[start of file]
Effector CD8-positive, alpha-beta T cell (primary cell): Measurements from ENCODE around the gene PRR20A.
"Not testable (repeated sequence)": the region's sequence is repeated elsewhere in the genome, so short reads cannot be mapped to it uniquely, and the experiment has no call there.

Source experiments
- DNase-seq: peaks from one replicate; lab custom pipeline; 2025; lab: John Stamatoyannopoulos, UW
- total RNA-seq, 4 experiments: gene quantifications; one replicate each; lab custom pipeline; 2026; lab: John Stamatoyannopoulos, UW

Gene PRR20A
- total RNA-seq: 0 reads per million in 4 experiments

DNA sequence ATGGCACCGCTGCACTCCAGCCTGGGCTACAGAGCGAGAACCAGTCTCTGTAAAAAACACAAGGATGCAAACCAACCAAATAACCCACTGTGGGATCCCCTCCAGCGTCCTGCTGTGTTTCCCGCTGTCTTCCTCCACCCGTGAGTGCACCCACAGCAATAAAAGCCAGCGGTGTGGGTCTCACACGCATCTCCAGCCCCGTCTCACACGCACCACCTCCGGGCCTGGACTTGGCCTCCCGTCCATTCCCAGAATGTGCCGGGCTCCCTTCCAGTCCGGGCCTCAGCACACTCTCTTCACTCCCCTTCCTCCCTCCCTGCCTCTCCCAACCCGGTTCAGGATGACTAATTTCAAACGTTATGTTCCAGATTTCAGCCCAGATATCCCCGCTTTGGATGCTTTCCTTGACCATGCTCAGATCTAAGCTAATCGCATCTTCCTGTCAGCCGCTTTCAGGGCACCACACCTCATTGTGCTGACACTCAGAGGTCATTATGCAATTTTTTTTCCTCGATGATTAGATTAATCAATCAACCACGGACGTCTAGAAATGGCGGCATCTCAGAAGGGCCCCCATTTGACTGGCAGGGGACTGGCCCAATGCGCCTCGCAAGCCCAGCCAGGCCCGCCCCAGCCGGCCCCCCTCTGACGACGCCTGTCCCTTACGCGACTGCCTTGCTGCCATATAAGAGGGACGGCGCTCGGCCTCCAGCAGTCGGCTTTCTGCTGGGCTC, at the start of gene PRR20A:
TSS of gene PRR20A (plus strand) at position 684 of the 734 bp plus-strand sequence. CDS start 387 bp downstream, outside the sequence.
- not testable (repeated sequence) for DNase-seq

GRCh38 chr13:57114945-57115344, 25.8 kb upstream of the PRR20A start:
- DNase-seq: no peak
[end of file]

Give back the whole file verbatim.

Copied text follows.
Effector CD8-positive, alpha-beta T cell (primary cell): Measurements from ENCODE around the gene PRR20A.
"Not testable (repeated sequence)": the region's sequence is repeated elsewhere in the genome, so short reads cannot be mapped to it uniquely, and the experiment has no call there.

Source experiments
- DNase-seq: peaks from one replicate; lab custom pipeline; 2025; lab: John Stamatoyannopoulos, UW
- total RNA-seq, 4 experiments: gene quantifications; one replicate each; lab custom pipeline; 2026; lab: John Stamatoyannopoulos, UW

Gene PRR20A
- total RNA-seq: 0 reads per million in 4 experiments

DNA sequence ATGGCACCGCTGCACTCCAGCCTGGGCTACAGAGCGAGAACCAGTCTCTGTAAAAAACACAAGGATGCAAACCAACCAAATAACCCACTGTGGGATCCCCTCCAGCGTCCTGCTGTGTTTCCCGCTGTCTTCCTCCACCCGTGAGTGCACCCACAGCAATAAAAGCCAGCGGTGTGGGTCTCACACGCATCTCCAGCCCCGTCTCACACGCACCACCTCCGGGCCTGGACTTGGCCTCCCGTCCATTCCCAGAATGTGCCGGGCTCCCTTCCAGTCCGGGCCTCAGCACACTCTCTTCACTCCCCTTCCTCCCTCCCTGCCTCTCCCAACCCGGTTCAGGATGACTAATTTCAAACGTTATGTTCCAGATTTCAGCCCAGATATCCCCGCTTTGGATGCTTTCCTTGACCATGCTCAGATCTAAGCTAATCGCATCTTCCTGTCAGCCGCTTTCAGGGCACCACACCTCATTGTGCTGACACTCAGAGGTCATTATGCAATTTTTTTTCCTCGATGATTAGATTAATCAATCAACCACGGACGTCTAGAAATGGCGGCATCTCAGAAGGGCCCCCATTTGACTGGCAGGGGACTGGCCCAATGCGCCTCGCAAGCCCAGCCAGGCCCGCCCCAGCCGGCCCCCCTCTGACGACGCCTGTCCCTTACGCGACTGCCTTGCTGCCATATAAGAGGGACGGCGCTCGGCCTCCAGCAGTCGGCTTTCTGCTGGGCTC, at the start of gene PRR20A:
TSS of gene PRR20A (plus strand) at position 684 of the 734 bp plus-strand sequence. CDS start 387 bp downstream, outside the sequence.
- not testable (repeated sequence) for DNase-seq

GRCh38 chr13:57114945-57115344, 25.8 kb upstream of the PRR20A start:
- DNase-seq: no peak